Review of the current state of the clinical trials environment
Sapere provided extensive analytical support to a consortium of researchers from the University of Auckland and the University of Otago on a Health Research Council (HRC) and Ministry of Health funded research project. The consortium was brought together to review Aotearoa New Zealand’s clinical trials activity and infrastructure. Sapere worked with the primary investigators to review the current state of the clinical trials environment and set out what infrastructure and capabilities would be required to enable a sustainable, effective, and equitable national clinical trials system.
This project was undertaken over the span of a year and required Sapere, alongside the consortium, to engage on many occasions with a wide range of stakeholders with varying perspectives, lived experiences, expertise, and priorities to understand what any future infrastructure needed to do to best serve the people within the system. The project undertaken by the consortium was in two parts:
- A description and review of the current state of clinical trials infrastructure and activity in Aotearoa New Zealand, to establish the ‘lay of the land’ of clinical trials infrastructure and activity in Aotearoa New Zealand. This included forming a picture of what was working well, what was not working well, and where there were gaps and opportunities to enhance the system to enable equitable participation and representation in clinical trials (as both participants and researchers amongst different groups).
- The development of a roadmap/options for clinical trials infrastructure based on best practice, stakeholder experience, and stakeholder voice, using what had been learned and captured through the current state analysis. The purpose of this roadmap was to inform an appropriate path forward, representative of what the group had heard from stakeholders and of what best practice can look like for a clinical trials system.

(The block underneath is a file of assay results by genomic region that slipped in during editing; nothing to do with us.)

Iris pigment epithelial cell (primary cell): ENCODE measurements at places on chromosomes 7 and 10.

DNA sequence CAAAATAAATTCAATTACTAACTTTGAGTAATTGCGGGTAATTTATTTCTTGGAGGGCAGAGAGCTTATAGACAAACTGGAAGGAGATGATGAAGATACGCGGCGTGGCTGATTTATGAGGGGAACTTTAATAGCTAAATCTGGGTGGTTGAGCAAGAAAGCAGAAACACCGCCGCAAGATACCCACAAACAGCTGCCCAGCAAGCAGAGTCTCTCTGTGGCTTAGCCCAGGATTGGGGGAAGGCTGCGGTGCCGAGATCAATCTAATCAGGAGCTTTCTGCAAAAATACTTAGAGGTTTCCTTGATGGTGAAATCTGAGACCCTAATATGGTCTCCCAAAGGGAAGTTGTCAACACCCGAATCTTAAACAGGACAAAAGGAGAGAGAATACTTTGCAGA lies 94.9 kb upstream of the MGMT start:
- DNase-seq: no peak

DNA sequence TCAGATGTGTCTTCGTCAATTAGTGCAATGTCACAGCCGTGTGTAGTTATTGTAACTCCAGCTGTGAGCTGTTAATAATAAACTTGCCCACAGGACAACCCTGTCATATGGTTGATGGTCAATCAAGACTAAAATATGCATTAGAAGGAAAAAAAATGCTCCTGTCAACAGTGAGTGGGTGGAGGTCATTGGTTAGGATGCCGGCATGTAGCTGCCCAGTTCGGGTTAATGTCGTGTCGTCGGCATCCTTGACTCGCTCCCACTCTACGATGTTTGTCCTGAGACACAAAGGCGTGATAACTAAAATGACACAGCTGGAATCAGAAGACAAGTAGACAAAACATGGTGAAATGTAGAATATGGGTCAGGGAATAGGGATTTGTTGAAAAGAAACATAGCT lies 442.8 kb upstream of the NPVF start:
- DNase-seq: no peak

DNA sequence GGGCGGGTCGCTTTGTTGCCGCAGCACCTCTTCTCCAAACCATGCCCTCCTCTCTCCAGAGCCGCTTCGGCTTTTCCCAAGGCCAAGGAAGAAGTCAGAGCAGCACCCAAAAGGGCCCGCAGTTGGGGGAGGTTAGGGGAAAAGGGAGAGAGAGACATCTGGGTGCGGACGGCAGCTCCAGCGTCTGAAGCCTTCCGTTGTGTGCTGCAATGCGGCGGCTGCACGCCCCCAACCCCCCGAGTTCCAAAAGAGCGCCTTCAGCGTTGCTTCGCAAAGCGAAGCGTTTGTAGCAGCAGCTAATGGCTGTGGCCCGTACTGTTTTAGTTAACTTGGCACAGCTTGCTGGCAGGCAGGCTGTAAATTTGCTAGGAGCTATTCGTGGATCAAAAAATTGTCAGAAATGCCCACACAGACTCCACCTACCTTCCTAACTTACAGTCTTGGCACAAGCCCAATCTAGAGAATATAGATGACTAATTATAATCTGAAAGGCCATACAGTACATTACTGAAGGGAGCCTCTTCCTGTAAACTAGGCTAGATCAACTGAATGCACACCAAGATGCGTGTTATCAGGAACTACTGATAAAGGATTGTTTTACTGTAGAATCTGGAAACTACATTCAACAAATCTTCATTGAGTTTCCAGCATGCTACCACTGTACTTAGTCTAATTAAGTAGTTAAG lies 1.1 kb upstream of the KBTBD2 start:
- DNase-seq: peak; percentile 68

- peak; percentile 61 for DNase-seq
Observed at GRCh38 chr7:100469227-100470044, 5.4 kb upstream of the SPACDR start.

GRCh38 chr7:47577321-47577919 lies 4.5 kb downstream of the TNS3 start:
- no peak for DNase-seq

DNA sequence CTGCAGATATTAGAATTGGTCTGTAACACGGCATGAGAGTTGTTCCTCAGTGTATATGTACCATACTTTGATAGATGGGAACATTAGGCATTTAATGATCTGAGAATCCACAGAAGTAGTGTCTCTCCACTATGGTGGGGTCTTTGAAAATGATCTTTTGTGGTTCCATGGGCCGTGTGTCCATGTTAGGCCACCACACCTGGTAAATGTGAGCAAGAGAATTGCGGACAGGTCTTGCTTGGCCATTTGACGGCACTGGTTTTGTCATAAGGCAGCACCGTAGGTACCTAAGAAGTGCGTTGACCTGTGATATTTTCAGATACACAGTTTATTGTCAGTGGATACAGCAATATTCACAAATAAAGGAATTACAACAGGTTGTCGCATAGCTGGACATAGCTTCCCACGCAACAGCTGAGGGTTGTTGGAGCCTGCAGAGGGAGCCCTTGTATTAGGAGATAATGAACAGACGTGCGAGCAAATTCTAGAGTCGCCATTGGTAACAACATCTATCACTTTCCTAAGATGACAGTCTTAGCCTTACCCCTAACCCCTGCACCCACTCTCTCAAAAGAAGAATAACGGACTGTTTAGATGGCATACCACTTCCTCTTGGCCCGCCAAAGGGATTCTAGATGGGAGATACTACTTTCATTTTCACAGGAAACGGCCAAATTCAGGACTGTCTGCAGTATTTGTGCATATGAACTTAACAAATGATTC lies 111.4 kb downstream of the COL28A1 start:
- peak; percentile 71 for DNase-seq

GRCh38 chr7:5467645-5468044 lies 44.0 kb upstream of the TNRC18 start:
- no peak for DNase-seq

“This project was undertaken over the span of a year and required Sapere, alongside the consortium, to engage on many occasions with a wide range of stakeholders with varying perspectives, lived experiences, expertise, and priorities”– Sapere
Sapere’s role in reviewing the current state
Sapere helped to facilitate over 70 interviews, a handful of workshops, and designed and analysed a survey that was responded to by over 350 diverse stakeholders with various roles and perspectives within the clinical trials system to form a picture on current state. At the request of the consortium, Sapere also conducted a scoping literature review of best practice clinical trials and research systems internationally to understand their strengths, and how the New Zealand system compared across all domains, ranging from data management and sovereignty to knowledge translation and implementation, through to indigenous voice in trials and trial design. A further literature review was conducted by Sapere on the value of clinical trials and health research more broadly, to strengthen the impetus for change.
Sapere’s role in development of a roadmap/options
Sapere helped to facilitate a World Café workshop to get people to think about essentials, from their perspective, for any new clinical trials system proposed. Seventy stakeholders had committed to attending the World Café workshop in person. Last-minute changes because of COVID-19 meant the workshop could no longer go ahead in person, and therefore the decision was made to run the workshop online. The same number of people attended the online workshop, and it was broadly a successful process, with only a few people dropping off throughout the day.
Following the World Café, Sapere helped the primary investigators to run a Delphi method survey to form some consensus on the absolutely essential components any proposed infrastructure must have (effectively getting stakeholders to agree upon different elements of clinical trials infrastructure in a process of prioritisation). The result of the Delphi method survey was a list of foundational principles that the consortium could put forward that should be underpin any future clinical trials infrastructure. The development of foundational principles allowed for some discretion and flexibility in the way the infrastructure is implemented.
The outcomes of the project
The figure below shows the visual culmination of all the learnings of the project, and what the consortium envisioned a successful clinical trials system could look like.
The research report explains in depth the themes, discussions, experiences, and views that underpin the need for change, and why the figure above looks the way it does. The report was accepted by the HRC and recognised by the Ministry of Health as an important piece of work in its bid to effect system-level changes in the wider health research space.
 See: https://www.health.govt.nz/news-media/media-releases/health-agencies-working-together-harness-full-potential-clinical-trials.
 Final Report: https://cdn.auckland.ac.nz/assets/liggins/docs/HP8537%20-%20LIG_Clinical%20Trials_FINAL_v6.pdf
Our team included
- Dr Tom Love
- David Moore
- Tammy Hambling
- Kelvin Woock